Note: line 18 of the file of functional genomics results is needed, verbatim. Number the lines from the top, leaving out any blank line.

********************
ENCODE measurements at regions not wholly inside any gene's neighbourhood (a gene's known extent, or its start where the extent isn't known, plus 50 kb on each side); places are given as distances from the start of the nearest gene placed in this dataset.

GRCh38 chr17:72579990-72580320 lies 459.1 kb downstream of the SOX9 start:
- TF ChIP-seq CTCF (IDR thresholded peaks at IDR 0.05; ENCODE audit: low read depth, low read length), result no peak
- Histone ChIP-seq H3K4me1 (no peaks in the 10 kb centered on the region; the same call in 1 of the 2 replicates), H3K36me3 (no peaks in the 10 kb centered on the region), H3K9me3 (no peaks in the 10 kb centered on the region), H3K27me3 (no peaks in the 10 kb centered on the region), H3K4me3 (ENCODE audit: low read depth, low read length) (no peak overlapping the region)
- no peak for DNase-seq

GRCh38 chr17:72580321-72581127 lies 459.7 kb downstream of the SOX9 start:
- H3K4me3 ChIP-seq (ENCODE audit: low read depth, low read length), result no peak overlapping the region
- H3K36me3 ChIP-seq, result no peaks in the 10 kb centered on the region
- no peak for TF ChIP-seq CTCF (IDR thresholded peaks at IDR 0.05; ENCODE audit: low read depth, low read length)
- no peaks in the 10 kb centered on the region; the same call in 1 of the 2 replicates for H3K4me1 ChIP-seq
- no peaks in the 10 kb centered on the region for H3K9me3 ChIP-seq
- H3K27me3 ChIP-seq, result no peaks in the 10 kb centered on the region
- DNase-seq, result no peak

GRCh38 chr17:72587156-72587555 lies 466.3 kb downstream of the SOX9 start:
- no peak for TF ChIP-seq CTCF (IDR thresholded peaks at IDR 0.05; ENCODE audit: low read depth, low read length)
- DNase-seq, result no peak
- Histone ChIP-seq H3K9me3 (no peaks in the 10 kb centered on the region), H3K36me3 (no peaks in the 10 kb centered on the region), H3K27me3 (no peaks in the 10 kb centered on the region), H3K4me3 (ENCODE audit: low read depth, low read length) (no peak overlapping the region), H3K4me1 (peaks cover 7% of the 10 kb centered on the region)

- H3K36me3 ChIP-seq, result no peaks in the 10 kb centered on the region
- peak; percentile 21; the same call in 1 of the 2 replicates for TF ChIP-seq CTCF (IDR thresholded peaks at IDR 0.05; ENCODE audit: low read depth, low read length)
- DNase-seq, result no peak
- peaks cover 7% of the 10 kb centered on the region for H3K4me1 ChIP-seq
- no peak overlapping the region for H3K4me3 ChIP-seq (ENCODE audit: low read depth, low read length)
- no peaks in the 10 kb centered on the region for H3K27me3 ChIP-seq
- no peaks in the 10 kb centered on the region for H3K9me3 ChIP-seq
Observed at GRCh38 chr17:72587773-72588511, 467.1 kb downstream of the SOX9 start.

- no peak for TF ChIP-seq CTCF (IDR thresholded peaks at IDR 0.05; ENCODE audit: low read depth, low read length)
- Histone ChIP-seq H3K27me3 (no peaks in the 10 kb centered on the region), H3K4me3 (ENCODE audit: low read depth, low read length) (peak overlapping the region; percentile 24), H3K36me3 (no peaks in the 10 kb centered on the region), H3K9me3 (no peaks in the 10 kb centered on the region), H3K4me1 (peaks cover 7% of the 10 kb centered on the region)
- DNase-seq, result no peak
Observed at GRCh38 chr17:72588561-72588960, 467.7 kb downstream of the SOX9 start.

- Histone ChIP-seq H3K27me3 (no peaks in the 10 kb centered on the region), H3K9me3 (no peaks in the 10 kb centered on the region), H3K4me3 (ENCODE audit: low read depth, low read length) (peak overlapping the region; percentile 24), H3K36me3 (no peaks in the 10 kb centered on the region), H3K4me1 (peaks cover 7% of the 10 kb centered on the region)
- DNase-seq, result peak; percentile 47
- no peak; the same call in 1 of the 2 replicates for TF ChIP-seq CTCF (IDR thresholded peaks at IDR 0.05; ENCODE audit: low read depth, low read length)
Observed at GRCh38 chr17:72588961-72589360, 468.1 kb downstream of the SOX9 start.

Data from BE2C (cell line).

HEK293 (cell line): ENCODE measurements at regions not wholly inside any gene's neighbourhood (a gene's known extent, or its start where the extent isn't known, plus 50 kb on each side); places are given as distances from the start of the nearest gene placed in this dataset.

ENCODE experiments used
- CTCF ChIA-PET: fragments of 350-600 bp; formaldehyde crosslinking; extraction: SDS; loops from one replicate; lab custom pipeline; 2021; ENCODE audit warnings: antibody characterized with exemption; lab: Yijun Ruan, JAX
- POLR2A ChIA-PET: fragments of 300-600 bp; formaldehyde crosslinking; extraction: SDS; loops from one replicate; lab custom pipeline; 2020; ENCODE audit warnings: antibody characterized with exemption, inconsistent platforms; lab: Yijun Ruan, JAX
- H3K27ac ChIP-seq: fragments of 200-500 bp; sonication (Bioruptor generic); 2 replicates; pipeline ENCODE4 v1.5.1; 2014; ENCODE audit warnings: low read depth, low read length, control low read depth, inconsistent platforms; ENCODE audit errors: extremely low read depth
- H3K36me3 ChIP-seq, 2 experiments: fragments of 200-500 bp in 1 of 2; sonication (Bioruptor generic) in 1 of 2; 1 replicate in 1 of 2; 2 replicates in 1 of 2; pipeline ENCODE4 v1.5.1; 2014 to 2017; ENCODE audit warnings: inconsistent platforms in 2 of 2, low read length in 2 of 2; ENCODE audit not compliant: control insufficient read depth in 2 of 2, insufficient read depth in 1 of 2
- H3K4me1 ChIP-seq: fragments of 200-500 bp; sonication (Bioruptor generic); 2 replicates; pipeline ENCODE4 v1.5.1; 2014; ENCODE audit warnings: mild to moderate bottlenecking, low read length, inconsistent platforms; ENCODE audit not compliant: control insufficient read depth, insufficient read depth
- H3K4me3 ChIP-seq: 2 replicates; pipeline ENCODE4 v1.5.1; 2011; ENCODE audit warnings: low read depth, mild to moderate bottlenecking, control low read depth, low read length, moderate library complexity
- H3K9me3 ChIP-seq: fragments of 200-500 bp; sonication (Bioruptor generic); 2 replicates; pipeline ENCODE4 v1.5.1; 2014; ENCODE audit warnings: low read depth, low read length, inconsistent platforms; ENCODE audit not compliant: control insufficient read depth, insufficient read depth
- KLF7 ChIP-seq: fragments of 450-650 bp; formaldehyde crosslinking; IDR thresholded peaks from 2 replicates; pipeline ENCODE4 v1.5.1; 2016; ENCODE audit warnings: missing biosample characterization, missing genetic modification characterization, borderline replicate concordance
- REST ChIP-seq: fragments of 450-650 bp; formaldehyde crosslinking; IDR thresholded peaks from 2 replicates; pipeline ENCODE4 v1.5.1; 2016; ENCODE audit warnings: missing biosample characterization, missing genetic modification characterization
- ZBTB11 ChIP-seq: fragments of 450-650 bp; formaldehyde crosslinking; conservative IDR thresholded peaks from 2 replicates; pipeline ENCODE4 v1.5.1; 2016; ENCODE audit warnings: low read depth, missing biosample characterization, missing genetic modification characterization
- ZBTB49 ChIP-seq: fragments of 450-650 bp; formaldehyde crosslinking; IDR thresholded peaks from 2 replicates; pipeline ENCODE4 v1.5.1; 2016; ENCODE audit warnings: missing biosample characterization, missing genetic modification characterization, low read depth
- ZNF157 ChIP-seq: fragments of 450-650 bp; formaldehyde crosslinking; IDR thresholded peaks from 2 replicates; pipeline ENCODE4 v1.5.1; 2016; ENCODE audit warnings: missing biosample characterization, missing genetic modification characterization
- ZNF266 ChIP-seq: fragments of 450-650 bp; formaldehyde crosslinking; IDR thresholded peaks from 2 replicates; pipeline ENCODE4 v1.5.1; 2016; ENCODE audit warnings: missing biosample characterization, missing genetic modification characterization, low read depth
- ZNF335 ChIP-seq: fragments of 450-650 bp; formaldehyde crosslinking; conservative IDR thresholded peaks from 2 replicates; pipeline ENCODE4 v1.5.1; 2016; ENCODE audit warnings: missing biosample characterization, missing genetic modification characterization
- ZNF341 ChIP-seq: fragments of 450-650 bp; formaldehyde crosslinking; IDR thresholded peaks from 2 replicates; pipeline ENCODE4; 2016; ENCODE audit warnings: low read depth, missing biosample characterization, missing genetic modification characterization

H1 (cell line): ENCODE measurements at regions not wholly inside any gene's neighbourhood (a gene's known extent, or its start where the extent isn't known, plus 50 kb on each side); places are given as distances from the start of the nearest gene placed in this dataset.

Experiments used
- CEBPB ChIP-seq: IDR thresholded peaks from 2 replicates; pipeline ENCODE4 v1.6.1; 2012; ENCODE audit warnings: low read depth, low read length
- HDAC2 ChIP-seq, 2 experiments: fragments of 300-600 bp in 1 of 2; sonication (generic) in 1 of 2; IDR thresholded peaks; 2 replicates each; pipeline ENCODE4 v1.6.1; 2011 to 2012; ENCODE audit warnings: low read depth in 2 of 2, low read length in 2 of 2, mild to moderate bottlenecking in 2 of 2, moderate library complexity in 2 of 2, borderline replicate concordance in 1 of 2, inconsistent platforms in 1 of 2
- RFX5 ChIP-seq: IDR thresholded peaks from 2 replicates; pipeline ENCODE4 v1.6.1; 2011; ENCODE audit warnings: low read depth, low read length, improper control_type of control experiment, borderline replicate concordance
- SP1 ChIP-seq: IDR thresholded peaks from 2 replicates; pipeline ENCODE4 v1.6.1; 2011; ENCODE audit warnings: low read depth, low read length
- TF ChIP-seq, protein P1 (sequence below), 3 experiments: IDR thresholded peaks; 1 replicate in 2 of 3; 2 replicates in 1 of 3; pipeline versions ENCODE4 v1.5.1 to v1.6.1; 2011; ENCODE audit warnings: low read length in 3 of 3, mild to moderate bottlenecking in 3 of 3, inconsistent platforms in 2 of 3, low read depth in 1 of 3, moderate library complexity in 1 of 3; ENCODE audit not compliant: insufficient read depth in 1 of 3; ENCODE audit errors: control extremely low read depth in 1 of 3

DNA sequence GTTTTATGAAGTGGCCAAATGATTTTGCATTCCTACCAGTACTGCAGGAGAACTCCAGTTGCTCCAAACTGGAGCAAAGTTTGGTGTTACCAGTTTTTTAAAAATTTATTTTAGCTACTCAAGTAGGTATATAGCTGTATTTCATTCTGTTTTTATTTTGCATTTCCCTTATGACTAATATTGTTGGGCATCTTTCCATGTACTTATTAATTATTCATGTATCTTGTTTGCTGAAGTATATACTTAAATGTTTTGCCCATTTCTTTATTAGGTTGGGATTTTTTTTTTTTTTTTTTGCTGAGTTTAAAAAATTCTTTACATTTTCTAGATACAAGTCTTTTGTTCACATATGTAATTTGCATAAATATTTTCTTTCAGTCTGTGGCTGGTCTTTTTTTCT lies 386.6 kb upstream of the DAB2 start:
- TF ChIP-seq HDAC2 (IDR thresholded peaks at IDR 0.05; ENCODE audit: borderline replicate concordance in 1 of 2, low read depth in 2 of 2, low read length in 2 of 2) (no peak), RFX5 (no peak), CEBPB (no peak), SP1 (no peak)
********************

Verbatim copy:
- H3K36me3 ChIP-seq, result no peaks in the 10 kb centered on the region